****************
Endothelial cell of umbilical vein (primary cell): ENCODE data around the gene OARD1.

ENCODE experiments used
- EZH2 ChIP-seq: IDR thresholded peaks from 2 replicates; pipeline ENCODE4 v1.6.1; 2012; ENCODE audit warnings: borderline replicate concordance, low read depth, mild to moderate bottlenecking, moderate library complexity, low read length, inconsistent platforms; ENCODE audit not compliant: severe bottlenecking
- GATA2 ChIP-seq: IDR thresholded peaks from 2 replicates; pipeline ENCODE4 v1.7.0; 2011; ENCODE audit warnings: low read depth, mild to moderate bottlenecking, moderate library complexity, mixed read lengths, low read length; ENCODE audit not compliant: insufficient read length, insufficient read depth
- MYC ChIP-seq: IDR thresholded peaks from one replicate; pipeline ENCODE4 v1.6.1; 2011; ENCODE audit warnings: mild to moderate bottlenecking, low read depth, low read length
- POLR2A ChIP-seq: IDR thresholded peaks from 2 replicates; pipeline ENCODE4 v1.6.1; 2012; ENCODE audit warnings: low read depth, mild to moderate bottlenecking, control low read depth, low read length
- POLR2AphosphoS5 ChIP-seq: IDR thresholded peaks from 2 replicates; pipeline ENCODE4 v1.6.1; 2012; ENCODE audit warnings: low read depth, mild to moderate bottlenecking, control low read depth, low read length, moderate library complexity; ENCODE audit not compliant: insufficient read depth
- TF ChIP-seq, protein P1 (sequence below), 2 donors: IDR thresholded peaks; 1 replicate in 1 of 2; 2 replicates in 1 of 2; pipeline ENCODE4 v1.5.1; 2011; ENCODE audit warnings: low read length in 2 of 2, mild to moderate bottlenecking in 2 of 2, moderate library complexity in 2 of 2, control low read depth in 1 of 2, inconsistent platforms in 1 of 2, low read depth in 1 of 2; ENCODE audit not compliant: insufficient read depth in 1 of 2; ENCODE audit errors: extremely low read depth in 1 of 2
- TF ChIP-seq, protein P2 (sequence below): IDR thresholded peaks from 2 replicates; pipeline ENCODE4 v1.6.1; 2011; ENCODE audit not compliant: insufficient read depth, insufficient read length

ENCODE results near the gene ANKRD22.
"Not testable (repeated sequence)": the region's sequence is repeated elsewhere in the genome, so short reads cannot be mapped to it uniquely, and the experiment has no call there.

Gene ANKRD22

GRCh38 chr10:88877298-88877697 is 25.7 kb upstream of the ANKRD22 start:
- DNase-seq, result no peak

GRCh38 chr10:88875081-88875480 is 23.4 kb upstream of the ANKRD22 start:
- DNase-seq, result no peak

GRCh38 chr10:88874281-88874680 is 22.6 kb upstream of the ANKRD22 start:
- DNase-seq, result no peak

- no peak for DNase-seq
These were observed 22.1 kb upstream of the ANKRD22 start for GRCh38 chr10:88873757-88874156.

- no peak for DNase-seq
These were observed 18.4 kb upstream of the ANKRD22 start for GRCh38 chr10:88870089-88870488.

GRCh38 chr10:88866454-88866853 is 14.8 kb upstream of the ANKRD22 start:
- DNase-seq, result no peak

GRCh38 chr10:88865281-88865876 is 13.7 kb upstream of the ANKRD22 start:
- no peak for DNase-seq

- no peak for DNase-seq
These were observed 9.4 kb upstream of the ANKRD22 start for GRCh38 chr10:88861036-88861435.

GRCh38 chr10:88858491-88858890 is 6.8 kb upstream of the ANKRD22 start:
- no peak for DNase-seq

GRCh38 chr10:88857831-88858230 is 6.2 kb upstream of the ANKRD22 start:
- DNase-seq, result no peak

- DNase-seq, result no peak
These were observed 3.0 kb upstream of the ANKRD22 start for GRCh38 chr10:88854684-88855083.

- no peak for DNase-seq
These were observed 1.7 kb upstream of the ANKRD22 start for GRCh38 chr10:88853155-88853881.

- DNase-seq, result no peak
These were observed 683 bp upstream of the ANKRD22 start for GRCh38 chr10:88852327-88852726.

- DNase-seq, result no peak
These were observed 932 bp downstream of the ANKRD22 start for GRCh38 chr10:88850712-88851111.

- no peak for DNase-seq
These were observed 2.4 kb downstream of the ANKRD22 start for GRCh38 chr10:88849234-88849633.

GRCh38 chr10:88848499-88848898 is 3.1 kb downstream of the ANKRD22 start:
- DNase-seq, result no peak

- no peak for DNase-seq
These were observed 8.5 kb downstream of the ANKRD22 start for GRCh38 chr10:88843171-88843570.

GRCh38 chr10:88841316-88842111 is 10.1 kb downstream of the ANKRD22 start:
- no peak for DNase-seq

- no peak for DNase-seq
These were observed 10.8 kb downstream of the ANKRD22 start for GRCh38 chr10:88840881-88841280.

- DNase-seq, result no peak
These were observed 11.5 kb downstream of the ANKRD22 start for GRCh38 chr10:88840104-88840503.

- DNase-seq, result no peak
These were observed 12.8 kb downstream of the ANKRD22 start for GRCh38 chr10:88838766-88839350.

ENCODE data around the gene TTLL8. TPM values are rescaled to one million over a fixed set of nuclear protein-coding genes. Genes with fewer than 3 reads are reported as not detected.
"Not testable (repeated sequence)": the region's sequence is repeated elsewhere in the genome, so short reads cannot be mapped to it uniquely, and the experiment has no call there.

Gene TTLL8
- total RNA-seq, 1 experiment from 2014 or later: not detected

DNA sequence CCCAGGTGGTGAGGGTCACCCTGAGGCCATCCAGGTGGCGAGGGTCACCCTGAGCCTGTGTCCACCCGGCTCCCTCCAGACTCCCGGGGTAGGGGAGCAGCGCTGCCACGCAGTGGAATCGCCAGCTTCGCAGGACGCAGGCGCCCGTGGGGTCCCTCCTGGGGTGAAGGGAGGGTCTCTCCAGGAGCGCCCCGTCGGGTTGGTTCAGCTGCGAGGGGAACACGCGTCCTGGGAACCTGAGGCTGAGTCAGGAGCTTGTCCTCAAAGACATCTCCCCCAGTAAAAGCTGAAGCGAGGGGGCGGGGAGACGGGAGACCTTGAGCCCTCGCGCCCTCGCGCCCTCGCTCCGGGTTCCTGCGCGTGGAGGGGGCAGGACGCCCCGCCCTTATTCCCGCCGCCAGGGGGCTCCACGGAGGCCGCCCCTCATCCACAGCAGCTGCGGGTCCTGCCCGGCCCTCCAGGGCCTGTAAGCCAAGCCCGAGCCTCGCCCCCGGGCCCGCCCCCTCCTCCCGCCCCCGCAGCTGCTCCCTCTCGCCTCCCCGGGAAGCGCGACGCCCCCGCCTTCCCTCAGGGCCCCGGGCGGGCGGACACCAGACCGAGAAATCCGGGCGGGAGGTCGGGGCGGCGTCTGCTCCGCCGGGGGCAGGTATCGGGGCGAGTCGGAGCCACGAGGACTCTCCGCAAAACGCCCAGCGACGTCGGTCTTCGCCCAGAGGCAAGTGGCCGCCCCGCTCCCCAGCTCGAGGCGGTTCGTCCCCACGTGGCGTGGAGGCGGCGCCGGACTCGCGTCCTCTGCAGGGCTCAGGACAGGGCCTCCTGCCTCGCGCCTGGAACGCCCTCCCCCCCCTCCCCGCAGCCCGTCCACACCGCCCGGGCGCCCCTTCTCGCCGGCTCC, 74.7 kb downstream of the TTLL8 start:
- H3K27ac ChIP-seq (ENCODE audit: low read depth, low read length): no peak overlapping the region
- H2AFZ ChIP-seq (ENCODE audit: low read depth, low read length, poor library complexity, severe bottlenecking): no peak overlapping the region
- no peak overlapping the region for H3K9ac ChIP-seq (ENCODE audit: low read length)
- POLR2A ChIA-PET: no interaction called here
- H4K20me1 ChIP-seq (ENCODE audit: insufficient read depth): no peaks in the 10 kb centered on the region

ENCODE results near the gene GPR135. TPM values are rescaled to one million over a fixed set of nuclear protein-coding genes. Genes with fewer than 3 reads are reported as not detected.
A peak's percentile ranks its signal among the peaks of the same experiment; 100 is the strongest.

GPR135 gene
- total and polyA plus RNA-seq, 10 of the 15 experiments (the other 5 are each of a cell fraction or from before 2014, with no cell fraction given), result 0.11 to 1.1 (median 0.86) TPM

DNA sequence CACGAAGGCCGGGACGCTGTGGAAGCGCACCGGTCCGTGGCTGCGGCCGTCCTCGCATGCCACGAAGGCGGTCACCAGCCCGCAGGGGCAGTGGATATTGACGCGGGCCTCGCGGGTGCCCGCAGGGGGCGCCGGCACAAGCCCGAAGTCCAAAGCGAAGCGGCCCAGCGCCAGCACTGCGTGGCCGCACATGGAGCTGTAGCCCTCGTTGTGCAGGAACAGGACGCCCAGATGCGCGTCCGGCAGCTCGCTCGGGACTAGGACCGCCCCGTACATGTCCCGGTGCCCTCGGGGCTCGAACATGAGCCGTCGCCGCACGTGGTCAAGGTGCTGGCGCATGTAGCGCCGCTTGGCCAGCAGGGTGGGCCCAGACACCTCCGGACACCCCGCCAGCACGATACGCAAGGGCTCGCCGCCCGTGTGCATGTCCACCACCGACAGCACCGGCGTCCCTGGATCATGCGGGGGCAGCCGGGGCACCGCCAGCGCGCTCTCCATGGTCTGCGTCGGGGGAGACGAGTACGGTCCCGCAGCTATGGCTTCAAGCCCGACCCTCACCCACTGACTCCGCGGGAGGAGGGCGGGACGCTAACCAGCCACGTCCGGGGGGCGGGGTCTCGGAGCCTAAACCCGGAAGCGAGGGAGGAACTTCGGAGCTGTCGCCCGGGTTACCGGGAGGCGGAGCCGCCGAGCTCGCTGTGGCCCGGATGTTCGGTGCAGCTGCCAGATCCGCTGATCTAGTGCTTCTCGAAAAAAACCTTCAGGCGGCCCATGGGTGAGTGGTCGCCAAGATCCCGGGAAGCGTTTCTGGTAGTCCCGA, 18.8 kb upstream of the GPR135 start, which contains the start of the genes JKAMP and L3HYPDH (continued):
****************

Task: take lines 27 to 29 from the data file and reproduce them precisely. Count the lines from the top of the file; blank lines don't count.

- no peak for DNase-seq
These were observed 9.4 kb upstream of the ANKRD22 start for GRCh38 chr10:88861036-88861435.

GRCh38 chr10:88858491-88858890 is 6.8 kb upstream of the ANKRD22 start: